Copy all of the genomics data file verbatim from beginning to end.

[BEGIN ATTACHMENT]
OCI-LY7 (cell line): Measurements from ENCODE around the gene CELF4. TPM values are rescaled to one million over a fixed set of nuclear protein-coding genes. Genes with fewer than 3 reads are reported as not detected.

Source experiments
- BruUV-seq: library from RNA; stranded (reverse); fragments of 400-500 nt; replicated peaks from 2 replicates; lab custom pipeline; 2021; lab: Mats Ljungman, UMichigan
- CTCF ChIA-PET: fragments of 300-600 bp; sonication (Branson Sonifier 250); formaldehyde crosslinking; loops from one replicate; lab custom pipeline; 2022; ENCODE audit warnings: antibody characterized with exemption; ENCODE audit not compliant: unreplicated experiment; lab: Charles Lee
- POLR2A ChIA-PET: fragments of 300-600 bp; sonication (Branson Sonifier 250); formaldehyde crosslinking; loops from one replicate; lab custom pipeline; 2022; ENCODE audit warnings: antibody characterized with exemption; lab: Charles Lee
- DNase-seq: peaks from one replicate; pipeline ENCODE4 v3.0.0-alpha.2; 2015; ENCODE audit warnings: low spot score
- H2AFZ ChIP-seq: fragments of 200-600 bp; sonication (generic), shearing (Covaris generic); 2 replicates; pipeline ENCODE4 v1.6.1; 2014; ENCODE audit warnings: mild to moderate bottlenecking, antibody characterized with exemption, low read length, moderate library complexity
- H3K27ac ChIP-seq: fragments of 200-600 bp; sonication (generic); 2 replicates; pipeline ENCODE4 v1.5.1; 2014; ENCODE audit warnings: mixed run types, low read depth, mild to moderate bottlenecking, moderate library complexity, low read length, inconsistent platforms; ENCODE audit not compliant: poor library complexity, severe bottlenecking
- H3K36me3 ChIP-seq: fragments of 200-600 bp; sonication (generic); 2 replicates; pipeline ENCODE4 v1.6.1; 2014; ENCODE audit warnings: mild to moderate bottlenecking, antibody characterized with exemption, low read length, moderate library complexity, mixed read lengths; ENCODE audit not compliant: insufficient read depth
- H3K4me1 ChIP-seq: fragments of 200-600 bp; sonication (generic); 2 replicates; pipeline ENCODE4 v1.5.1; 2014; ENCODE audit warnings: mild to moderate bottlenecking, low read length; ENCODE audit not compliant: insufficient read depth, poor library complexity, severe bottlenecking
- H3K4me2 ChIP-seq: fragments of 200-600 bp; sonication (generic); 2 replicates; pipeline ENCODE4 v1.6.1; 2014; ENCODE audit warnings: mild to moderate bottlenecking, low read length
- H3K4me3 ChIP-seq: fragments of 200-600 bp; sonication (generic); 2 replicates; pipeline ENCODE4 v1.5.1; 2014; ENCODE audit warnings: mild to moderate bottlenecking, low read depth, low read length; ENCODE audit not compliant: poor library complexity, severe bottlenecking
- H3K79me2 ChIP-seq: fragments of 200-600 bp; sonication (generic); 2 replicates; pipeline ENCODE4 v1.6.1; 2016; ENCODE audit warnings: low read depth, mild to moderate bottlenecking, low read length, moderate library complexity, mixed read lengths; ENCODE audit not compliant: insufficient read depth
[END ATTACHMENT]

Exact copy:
OCI-LY7 (cell line): Measurements from ENCODE around the gene CELF4. TPM values are rescaled to one million over a fixed set of nuclear protein-coding genes. Genes with fewer than 3 reads are reported as not detected.

Source experiments
- BruUV-seq: library from RNA; stranded (reverse); fragments of 400-500 nt; replicated peaks from 2 replicates; lab custom pipeline; 2021; lab: Mats Ljungman, UMichigan
- CTCF ChIA-PET: fragments of 300-600 bp; sonication (Branson Sonifier 250); formaldehyde crosslinking; loops from one replicate; lab custom pipeline; 2022; ENCODE audit warnings: antibody characterized with exemption; ENCODE audit not compliant: unreplicated experiment; lab: Charles Lee
- POLR2A ChIA-PET: fragments of 300-600 bp; sonication (Branson Sonifier 250); formaldehyde crosslinking; loops from one replicate; lab custom pipeline; 2022; ENCODE audit warnings: antibody characterized with exemption; lab: Charles Lee
- DNase-seq: peaks from one replicate; pipeline ENCODE4 v3.0.0-alpha.2; 2015; ENCODE audit warnings: low spot score
- H2AFZ ChIP-seq: fragments of 200-600 bp; sonication (generic), shearing (Covaris generic); 2 replicates; pipeline ENCODE4 v1.6.1; 2014; ENCODE audit warnings: mild to moderate bottlenecking, antibody characterized with exemption, low read length, moderate library complexity
- H3K27ac ChIP-seq: fragments of 200-600 bp; sonication (generic); 2 replicates; pipeline ENCODE4 v1.5.1; 2014; ENCODE audit warnings: mixed run types, low read depth, mild to moderate bottlenecking, moderate library complexity, low read length, inconsistent platforms; ENCODE audit not compliant: poor library complexity, severe bottlenecking
- H3K36me3 ChIP-seq: fragments of 200-600 bp; sonication (generic); 2 replicates; pipeline ENCODE4 v1.6.1; 2014; ENCODE audit warnings: mild to moderate bottlenecking, antibody characterized with exemption, low read length, moderate library complexity, mixed read lengths; ENCODE audit not compliant: insufficient read depth
- H3K4me1 ChIP-seq: fragments of 200-600 bp; sonication (generic); 2 replicates; pipeline ENCODE4 v1.5.1; 2014; ENCODE audit warnings: mild to moderate bottlenecking, low read length; ENCODE audit not compliant: insufficient read depth, poor library complexity, severe bottlenecking
- H3K4me2 ChIP-seq: fragments of 200-600 bp; sonication (generic); 2 replicates; pipeline ENCODE4 v1.6.1; 2014; ENCODE audit warnings: mild to moderate bottlenecking, low read length
- H3K4me3 ChIP-seq: fragments of 200-600 bp; sonication (generic); 2 replicates; pipeline ENCODE4 v1.5.1; 2014; ENCODE audit warnings: mild to moderate bottlenecking, low read depth, low read length; ENCODE audit not compliant: poor library complexity, severe bottlenecking
- H3K79me2 ChIP-seq: fragments of 200-600 bp; sonication (generic); 2 replicates; pipeline ENCODE4 v1.6.1; 2016; ENCODE audit warnings: low read depth, mild to moderate bottlenecking, low read length, moderate library complexity, mixed read lengths; ENCODE audit not compliant: insufficient read depth